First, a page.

Biotechnology and Bioengineering, Vol.118, No.10, 4105-4118, 2021
Transformation of lignocellulose to starch-like carbohydrates by organic acid-catalyzed pretreatment and biological detoxification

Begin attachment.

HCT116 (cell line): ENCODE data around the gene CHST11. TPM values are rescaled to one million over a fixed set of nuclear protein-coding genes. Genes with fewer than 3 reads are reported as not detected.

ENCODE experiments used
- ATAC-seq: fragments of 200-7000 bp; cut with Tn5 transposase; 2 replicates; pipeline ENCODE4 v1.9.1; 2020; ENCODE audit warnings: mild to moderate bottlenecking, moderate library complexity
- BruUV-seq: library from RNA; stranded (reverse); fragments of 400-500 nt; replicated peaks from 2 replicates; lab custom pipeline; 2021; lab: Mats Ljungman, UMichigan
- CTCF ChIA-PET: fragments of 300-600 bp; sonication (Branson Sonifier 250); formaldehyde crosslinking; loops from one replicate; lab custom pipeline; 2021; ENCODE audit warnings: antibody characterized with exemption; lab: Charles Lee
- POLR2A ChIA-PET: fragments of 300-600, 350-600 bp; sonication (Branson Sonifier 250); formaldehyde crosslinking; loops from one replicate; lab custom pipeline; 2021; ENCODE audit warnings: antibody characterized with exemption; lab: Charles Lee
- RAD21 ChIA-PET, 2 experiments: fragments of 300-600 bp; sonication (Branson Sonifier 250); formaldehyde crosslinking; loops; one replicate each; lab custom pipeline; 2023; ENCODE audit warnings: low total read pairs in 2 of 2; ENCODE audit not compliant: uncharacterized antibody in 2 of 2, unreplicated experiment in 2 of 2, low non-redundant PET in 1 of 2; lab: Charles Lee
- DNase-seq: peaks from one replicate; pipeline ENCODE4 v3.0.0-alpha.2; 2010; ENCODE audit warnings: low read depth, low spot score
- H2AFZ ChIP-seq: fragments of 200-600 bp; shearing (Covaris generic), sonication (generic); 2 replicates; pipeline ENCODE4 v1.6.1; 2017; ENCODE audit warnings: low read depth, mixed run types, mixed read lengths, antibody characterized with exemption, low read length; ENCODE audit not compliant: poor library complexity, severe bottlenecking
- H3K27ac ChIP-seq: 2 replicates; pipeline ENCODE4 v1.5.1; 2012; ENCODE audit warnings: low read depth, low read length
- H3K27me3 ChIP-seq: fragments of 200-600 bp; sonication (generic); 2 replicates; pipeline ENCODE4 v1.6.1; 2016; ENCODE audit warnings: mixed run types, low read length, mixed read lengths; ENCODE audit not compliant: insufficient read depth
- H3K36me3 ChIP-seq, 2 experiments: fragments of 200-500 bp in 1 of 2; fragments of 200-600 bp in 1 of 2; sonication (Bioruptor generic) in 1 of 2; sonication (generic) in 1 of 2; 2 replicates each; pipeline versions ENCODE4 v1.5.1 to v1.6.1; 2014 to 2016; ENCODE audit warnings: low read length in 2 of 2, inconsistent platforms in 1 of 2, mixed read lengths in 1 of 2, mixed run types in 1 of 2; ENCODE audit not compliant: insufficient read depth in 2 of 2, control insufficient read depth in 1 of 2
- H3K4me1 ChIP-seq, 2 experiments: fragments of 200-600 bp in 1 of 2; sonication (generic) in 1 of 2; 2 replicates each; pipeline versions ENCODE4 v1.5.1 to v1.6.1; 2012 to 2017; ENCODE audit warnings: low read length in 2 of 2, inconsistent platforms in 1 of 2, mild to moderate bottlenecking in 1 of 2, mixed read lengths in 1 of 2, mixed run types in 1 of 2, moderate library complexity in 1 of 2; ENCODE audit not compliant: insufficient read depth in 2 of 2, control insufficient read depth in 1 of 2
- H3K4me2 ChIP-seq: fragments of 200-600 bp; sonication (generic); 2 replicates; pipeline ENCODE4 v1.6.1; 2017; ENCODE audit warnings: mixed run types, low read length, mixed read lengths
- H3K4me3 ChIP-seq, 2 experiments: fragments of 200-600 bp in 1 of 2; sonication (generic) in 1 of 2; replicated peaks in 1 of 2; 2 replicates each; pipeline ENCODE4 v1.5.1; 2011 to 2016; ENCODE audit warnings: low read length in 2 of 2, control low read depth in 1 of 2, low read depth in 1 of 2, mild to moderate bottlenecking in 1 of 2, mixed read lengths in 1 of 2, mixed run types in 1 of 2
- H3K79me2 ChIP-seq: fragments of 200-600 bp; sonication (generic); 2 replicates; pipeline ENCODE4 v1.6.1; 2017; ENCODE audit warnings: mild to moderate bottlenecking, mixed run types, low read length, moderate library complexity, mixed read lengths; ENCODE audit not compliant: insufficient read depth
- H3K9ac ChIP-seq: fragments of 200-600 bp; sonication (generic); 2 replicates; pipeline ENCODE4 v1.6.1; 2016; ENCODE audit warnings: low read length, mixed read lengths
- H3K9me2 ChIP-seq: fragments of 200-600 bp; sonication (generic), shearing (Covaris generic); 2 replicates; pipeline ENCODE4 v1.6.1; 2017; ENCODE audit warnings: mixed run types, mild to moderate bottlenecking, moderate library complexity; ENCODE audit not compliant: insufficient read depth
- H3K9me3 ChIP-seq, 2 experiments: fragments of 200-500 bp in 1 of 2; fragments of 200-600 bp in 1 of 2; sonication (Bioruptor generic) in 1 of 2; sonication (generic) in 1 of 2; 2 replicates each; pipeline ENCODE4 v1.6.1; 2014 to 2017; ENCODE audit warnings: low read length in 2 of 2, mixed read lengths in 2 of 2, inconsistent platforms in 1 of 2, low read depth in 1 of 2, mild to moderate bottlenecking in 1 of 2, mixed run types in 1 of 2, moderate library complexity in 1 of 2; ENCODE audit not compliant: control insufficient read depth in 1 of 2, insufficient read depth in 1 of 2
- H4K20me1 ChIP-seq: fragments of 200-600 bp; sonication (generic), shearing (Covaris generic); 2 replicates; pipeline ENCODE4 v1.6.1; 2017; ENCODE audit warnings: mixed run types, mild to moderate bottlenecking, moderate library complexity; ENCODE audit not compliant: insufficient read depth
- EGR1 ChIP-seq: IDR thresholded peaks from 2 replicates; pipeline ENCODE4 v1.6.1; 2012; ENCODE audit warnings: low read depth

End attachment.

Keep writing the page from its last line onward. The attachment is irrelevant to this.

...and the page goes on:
Corn dry milling provides a mature model for lignocellulose biorefinery process. To copy this technical success, a crucial step is to transform lignocellulose into starch-like carbohydrates (SLC), similar to milled corn grain and in a similar fashion to corn dry milling. The transformation process should be zero wastewater generation and sufficient fermentable sugar conservation; the product should be in solid particle form, free of toxic residues, and high enzymatic hydrolysis yield and fermentability. Here we designed and verified a SLC transformation process by (i) biodegradable oxalic acid-catalyzed pretreatment, and (ii) simultaneous biodegradation of inhibitors and oxalic acid catalyst. The oxalic acid catalyst was effective on disrupting the lignocellulose structure and also biodegradable at low pH value. The biodetoxification fungus Paecilomyces variotii FN89 was capable of degrading the furan/phenolic aldehydes and oxalic acid simultaneously and ultimately, while the fermentable sugars were well preserved. The obtained SLC from wheat straw and corn stover were similar to dry milled corn meal in terms of morphological properties, fermentable sugar contents, enzymatic hydrolysis yield, elemental contents, and free of inhibitors and acid catalyst. The bioconversion of starch-like wheat straw and corn stover produced 78.5 and 75.3 g/L of ethanol (9.9% and 9.5%, v/v) with the yield of 0.47 and 0.45 g ethanol/g cellulose/xylose, respectively, compared with 78.7 g/L (10.0%, v/v) from corn meal and the yield of 0.48 g ethanol/g starch. Mass balances suggest that the ethanol yield, wastewater generation, and elemental recycling of the SLC from lignocellulose were essentially the same as those of corn meal.